BY CHARLES FIERRO
The world premiere of an important piece of music is always a cause for celebration, and when the work itself is particularly distinguished, there is special reason to rejoice. Just such an occasion occurred on March 19 at Zipper Hall in Los Angeles when the Dilijan Concerts presented the newly commissioned “Novelette” by Ashot Zohrabian.
Zohrabian, 65, is one of the most esteemed composers in Armenia. He has had numerous successful performances internationally. Listeners everywhere find that his music is a discovery well worth making.
A survey of his catalog reveals an allegiance to chamber music, and the “Novelette” is in fact a piano quartet structured as a single movement. Zohrabian’s harmonic idiom is personal and at the same time completely comprehensible. The music has a narrative, almost autobiographical quality, communicating intense emotions with remarkable transparency.
Audiences expect music by Armenian composers to “sound Armenian” while simultaneously embracing Western stylistic advances, a challenge that Zohrabian met without pastiche or compromise. After a single hearing, it would be premature to proclaim this as a masterpiece, but we have the sense that this work is a major contribution to the chamber music repertory and that it will merit many performances.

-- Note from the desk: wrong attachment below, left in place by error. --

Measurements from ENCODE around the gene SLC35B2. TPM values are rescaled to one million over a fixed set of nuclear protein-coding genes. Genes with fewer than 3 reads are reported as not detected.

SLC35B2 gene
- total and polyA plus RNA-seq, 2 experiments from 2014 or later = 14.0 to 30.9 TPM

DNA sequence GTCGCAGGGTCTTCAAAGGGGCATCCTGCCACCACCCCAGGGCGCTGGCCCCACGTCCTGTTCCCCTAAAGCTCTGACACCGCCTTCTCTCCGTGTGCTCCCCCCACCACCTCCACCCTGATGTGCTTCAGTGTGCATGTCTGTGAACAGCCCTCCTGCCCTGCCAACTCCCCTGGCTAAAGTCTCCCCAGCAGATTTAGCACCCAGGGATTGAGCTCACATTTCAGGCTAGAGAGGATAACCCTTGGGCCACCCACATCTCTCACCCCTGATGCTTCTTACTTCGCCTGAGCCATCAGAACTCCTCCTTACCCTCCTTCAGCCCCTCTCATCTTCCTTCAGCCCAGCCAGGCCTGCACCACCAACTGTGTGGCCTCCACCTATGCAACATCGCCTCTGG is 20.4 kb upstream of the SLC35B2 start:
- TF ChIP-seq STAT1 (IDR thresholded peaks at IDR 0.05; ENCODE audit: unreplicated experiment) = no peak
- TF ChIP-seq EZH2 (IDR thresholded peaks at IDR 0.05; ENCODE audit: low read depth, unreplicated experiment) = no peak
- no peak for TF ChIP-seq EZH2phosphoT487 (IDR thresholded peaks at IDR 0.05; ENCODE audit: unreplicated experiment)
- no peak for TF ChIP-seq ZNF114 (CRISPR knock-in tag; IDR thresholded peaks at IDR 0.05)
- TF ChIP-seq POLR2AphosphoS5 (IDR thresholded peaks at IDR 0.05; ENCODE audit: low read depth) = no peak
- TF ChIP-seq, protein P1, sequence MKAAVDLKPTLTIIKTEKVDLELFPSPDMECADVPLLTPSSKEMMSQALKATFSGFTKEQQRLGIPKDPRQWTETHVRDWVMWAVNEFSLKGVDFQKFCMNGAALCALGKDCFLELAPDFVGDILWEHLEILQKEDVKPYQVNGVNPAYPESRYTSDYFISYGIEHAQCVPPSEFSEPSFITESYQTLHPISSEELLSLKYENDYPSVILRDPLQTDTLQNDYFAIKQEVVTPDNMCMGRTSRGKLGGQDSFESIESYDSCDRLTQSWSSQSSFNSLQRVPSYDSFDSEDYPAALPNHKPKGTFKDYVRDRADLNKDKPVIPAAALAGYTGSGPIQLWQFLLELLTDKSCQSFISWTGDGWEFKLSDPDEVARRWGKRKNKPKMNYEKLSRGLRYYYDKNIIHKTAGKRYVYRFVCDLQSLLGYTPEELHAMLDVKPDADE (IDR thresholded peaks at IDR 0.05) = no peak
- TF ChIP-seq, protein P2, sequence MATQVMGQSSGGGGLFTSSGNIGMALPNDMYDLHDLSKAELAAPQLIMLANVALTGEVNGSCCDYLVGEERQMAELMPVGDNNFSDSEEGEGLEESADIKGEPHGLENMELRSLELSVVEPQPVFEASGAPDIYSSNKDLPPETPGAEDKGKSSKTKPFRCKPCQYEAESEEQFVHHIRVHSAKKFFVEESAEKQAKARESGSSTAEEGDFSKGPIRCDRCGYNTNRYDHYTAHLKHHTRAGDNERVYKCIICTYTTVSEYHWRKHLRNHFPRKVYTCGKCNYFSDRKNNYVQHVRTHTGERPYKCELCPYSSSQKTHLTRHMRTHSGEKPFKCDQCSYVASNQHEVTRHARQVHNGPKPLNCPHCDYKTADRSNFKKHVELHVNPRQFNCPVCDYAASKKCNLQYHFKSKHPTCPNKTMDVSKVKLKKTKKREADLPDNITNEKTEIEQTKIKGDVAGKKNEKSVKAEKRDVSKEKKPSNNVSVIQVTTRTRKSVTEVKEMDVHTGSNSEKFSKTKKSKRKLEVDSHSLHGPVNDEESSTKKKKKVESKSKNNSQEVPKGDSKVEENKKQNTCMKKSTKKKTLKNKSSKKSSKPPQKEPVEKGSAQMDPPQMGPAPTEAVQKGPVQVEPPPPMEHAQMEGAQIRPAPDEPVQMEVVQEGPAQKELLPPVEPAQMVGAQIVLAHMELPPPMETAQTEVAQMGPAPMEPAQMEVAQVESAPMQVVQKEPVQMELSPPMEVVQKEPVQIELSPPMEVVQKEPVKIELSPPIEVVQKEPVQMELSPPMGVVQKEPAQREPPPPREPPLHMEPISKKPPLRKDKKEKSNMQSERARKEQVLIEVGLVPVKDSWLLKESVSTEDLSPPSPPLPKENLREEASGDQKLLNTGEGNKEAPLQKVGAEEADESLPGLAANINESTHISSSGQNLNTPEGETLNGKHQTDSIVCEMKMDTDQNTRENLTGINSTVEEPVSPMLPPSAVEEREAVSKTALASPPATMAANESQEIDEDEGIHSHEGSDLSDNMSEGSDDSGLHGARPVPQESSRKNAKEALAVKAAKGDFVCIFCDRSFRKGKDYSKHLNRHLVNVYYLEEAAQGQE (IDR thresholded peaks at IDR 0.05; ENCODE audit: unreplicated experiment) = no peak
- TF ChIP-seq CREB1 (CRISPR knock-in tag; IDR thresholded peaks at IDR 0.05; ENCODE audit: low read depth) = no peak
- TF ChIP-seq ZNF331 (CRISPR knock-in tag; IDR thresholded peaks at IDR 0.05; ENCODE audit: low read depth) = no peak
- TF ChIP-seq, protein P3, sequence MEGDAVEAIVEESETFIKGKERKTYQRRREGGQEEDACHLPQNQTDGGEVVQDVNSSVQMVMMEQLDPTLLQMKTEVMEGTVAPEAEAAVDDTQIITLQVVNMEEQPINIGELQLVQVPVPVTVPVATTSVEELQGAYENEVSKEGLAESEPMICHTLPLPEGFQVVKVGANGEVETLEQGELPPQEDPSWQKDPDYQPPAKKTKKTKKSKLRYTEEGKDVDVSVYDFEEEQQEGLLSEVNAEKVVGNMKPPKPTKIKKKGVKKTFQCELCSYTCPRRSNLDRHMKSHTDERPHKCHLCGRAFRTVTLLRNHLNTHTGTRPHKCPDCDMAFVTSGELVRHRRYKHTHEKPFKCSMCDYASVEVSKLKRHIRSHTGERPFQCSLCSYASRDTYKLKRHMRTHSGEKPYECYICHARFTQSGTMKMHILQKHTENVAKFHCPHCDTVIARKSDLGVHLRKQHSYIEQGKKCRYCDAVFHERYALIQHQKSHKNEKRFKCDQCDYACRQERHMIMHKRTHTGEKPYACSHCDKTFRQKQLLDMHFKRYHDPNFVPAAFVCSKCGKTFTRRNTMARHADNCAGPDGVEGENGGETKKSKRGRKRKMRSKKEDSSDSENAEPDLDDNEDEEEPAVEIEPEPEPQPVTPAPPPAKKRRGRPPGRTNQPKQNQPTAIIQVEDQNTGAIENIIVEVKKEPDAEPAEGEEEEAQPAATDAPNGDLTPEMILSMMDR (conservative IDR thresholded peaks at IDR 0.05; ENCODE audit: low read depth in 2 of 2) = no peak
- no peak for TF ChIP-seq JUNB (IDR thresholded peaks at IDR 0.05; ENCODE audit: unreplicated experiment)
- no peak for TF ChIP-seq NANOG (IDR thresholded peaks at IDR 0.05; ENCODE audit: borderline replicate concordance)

The program opened with the early String Quartet in E-flat by Franz Schubert, followed by Four Bagatelles for string quartet by the independent Armenian-American composer Alan Hovhaness (1911-2000), whose fascination with philosophies of the Far East inspired him to create music of a mystical persuasion. Broad tempos and slow harmonic progressions seem to suspend the flow of time and induce a mood of stillness and contemplation.
The concert concluded with one of the summits of the Romantic period, the Concerto for Violin, Piano and String Quartet by the French composer, Ernest Chausson (1855-1899). Chausson came from a cultured, privileged background and throughout his life maintained connections with the literary salons of the day. Occasionally his style reminds us of the music of his teacher Cesar Franck, from whom he inherited a penchant for frequent modulations and cyclical forms. One observer has remarked that if Marcel Proust had written music, it might have sounded like Chausson: opulent, passionate and meticulous.
In the Dilijan Concert tradition, all the performances were superb. Members of the Apple Hill String Quartet (Elise Kuder, Sarah Kim, Michael Kelly and Rupert Thompson) displayed admirable ensemble cohesiveness and dedication to the music. Violinist Movses Pogossian and pianist Gavin Martin brought all their resources of elegant virtuosity and insight to their roles. Altogether it was a memorable concert experience.
Charles Fierro is a concert pianist and Professor Emeritus of Music at California State University Northridge.